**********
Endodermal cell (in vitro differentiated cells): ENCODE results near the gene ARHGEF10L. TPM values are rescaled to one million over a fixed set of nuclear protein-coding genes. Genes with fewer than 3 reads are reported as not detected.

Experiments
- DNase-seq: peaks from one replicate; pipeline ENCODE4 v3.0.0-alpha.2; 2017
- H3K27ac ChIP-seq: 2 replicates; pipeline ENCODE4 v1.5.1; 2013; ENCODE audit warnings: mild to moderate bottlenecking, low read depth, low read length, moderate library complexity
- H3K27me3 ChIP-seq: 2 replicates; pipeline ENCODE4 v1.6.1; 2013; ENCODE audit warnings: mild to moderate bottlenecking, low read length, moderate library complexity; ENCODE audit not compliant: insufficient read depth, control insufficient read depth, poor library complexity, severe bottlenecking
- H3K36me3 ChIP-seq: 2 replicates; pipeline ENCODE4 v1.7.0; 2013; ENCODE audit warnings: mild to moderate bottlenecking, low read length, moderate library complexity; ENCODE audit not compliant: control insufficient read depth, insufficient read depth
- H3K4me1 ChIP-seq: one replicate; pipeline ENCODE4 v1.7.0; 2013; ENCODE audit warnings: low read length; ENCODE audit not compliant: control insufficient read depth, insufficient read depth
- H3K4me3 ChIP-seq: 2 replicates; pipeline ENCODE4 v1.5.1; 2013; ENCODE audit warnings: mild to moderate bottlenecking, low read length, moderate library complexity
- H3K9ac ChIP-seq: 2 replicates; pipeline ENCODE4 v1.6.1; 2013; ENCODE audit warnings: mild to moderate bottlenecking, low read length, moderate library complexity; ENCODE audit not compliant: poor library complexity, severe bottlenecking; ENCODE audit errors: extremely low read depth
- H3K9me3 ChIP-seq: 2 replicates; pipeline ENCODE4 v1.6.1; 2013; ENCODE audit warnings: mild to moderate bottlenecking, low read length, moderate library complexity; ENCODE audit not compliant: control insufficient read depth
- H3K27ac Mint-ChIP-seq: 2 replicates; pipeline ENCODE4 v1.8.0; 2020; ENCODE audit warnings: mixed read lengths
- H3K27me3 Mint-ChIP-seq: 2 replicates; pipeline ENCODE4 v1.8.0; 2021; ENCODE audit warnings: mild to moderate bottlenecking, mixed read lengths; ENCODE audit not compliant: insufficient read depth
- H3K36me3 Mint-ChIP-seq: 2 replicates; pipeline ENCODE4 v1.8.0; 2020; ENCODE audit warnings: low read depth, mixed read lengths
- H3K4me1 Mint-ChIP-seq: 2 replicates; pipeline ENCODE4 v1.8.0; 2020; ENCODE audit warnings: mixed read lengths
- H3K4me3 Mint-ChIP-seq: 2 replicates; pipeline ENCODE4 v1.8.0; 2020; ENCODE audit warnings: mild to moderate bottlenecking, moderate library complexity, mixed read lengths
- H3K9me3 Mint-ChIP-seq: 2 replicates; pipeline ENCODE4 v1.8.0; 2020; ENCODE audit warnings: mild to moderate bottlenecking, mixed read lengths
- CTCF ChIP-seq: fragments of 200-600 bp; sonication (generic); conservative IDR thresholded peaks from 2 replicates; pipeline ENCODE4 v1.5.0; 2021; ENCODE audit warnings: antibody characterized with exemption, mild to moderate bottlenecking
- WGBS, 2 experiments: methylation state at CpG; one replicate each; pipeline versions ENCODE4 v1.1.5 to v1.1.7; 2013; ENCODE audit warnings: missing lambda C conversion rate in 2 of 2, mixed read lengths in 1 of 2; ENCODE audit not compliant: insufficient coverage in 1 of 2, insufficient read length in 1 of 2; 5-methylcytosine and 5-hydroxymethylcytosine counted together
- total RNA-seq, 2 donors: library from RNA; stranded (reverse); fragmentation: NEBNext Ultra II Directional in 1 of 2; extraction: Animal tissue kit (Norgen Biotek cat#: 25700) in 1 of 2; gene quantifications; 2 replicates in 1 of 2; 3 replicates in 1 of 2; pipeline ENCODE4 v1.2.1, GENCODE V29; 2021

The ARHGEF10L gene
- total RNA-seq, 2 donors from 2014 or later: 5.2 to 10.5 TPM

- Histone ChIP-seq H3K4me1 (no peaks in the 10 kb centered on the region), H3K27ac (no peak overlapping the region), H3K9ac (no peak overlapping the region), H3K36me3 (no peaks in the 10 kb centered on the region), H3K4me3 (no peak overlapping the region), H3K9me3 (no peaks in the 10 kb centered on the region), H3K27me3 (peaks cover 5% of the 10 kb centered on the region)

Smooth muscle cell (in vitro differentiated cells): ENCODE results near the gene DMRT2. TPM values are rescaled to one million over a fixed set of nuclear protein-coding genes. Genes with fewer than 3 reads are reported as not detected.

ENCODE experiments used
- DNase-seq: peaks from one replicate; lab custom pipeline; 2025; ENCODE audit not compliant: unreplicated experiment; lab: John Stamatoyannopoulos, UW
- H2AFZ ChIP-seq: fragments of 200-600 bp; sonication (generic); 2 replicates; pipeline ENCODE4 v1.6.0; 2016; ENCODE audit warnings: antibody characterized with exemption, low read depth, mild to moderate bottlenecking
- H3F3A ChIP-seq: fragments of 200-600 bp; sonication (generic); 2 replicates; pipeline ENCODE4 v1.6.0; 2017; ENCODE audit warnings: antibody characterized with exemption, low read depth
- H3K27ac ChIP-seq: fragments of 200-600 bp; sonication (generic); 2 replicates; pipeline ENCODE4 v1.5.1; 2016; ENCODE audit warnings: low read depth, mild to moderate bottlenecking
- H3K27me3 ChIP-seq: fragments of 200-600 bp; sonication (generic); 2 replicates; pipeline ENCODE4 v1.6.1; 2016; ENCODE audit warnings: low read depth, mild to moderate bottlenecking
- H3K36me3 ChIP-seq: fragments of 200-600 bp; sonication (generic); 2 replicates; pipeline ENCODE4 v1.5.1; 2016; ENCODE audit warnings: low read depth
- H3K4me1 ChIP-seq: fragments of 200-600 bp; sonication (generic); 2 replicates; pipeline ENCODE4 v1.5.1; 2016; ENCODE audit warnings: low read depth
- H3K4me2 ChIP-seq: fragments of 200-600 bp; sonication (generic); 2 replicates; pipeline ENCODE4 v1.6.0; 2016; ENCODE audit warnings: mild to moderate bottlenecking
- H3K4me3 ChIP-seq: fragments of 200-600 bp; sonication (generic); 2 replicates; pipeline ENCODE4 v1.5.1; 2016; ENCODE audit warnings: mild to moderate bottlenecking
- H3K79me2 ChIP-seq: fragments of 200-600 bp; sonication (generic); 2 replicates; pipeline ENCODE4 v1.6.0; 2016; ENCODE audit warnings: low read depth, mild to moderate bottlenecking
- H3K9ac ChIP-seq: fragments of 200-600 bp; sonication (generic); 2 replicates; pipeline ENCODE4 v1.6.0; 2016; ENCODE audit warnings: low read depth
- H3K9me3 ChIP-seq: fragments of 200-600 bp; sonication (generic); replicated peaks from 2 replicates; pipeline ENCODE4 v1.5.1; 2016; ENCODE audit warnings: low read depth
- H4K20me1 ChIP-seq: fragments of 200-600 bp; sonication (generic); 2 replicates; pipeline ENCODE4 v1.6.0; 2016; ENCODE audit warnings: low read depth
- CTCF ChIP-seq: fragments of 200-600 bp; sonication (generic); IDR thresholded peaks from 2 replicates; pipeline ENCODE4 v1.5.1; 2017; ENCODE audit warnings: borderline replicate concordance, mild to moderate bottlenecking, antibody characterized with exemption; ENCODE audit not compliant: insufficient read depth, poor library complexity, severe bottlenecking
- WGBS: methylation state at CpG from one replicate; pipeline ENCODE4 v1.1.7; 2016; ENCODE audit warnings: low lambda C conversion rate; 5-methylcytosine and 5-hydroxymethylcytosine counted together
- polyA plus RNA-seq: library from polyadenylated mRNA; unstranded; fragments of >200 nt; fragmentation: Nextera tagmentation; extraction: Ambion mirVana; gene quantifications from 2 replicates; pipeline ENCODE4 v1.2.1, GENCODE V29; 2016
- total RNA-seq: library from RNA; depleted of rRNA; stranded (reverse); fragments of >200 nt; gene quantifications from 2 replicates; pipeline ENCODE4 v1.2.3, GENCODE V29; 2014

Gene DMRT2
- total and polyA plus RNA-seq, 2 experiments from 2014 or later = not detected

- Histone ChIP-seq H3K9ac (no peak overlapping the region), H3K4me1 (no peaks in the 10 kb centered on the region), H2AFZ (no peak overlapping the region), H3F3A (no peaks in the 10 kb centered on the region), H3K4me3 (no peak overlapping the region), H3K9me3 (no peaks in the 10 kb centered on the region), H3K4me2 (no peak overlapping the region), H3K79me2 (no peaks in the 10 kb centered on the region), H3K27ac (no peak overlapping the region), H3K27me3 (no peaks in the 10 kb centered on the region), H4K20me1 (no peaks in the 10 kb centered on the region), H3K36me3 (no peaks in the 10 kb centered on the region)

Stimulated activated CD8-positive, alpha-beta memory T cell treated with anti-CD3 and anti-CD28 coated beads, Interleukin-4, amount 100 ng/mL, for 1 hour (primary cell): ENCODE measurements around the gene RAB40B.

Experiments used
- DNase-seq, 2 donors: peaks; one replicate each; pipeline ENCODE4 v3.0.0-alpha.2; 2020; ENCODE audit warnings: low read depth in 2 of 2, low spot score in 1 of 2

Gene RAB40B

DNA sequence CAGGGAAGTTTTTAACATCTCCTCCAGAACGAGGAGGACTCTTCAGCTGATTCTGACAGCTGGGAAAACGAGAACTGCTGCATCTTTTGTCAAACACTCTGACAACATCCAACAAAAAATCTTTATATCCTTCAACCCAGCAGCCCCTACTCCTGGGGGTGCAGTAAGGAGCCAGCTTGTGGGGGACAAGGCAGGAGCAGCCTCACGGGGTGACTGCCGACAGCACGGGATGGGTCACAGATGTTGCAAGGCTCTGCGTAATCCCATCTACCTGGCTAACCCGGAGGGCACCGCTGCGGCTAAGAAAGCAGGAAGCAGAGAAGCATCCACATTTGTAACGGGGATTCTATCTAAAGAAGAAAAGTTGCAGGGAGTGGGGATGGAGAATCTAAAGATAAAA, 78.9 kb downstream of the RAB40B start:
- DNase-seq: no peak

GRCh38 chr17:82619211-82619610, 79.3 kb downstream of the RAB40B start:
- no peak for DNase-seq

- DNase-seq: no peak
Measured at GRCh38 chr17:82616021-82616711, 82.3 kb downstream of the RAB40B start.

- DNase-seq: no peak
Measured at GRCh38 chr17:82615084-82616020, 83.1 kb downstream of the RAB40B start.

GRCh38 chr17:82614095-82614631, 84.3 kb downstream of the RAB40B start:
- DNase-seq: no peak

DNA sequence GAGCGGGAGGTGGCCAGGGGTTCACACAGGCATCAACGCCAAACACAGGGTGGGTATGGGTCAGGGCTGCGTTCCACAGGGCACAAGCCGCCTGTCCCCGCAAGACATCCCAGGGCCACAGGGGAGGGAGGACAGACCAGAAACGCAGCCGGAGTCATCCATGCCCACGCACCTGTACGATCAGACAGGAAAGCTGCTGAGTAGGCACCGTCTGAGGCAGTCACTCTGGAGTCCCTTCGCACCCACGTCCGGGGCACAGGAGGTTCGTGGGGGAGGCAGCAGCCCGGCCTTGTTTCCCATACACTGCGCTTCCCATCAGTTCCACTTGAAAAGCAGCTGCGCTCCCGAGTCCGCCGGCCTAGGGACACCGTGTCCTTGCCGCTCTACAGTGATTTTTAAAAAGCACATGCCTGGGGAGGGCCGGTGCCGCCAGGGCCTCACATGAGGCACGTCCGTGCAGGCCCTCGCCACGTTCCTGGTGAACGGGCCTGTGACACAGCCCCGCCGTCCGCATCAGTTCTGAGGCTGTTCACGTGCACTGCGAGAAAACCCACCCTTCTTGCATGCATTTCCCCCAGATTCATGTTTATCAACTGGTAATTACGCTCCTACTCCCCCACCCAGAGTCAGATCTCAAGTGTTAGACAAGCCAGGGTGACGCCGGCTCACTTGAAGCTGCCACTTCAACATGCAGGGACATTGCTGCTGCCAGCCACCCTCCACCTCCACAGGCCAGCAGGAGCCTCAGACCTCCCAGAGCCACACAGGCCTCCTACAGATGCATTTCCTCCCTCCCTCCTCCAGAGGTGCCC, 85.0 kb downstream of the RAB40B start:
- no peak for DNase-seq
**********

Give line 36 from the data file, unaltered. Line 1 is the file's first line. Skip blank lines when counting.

- H3K9me3 ChIP-seq: fragments of 200-600 bp; sonication (generic); replicated peaks from 2 replicates; pipeline ENCODE4 v1.5.1; 2016; ENCODE audit warnings: low read depth